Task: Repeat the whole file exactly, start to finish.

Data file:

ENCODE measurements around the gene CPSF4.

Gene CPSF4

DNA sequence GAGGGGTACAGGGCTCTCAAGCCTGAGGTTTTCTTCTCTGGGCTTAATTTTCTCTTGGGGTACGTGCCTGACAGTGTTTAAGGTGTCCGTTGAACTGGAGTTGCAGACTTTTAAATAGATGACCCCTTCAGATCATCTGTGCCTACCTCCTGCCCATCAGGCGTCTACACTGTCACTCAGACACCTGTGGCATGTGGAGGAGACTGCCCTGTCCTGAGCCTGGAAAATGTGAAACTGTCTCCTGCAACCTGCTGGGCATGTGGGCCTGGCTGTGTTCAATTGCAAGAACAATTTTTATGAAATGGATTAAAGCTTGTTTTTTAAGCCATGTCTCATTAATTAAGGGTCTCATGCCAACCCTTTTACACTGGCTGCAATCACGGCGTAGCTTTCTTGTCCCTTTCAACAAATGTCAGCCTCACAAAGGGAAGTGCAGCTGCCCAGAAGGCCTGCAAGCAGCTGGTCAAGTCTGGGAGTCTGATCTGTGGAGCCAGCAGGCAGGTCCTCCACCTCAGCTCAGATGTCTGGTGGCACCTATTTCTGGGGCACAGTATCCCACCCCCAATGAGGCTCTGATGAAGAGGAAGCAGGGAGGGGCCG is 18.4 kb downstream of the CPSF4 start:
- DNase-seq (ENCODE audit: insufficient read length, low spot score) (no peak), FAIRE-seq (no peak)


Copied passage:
ENCODE measurements around the gene CPSF4.

Gene CPSF4

DNA sequence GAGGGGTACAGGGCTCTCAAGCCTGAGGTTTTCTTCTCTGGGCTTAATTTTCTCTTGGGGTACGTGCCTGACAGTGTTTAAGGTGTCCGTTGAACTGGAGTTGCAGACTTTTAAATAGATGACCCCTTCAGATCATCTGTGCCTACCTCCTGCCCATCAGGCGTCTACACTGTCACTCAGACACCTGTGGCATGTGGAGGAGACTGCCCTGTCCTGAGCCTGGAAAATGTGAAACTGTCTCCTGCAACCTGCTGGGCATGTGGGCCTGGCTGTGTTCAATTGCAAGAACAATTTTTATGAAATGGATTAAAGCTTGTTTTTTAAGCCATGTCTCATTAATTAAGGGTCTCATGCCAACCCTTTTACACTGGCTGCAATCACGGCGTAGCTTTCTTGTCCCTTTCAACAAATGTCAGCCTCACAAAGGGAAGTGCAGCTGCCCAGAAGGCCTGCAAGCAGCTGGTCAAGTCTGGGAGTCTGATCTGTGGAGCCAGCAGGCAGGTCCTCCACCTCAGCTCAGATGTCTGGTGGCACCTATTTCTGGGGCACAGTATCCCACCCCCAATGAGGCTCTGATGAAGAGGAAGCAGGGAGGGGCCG is 18.4 kb downstream of the CPSF4 start:
- DNase-seq (ENCODE audit: insufficient read length, low spot score) (no peak), FAIRE-seq (no peak)